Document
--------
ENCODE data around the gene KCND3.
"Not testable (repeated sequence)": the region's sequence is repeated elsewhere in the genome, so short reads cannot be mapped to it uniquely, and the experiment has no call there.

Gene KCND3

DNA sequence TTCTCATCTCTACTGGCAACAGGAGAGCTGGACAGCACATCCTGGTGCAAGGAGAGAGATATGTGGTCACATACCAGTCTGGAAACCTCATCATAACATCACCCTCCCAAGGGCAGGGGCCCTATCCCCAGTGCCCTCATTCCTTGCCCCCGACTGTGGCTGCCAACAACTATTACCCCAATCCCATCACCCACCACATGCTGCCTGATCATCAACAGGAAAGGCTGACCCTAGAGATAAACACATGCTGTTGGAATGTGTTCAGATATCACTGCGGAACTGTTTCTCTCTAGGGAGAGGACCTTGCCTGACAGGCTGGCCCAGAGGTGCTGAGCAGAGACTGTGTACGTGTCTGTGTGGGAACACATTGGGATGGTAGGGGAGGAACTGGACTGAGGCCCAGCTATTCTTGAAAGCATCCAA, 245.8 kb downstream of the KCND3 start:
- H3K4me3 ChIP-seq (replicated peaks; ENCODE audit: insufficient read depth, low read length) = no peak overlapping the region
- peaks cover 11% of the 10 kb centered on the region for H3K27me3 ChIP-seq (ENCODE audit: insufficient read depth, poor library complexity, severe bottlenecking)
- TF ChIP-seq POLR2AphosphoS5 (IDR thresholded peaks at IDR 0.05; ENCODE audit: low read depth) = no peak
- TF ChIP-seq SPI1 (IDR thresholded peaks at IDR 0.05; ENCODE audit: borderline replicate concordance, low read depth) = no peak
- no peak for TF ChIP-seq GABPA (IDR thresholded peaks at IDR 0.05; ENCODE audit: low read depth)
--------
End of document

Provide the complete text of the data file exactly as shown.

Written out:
ENCODE data around the gene KCND3.
"Not testable (repeated sequence)": the region's sequence is repeated elsewhere in the genome, so short reads cannot be mapped to it uniquely, and the experiment has no call there.

Gene KCND3

DNA sequence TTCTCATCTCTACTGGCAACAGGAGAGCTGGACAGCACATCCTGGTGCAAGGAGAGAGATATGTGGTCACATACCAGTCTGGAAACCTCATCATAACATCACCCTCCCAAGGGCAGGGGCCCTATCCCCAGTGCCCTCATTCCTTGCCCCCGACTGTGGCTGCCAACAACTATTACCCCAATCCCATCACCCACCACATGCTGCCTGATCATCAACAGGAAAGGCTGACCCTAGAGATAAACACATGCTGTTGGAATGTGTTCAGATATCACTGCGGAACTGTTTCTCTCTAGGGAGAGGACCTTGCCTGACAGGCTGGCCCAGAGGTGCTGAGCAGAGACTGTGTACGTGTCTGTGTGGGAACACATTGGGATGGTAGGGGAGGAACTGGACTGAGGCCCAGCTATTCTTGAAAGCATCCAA, 245.8 kb downstream of the KCND3 start:
- H3K4me3 ChIP-seq (replicated peaks; ENCODE audit: insufficient read depth, low read length) = no peak overlapping the region
- peaks cover 11% of the 10 kb centered on the region for H3K27me3 ChIP-seq (ENCODE audit: insufficient read depth, poor library complexity, severe bottlenecking)
- TF ChIP-seq POLR2AphosphoS5 (IDR thresholded peaks at IDR 0.05; ENCODE audit: low read depth) = no peak
- TF ChIP-seq SPI1 (IDR thresholded peaks at IDR 0.05; ENCODE audit: borderline replicate concordance, low read depth) = no peak
- no peak for TF ChIP-seq GABPA (IDR thresholded peaks at IDR 0.05; ENCODE audit: low read depth)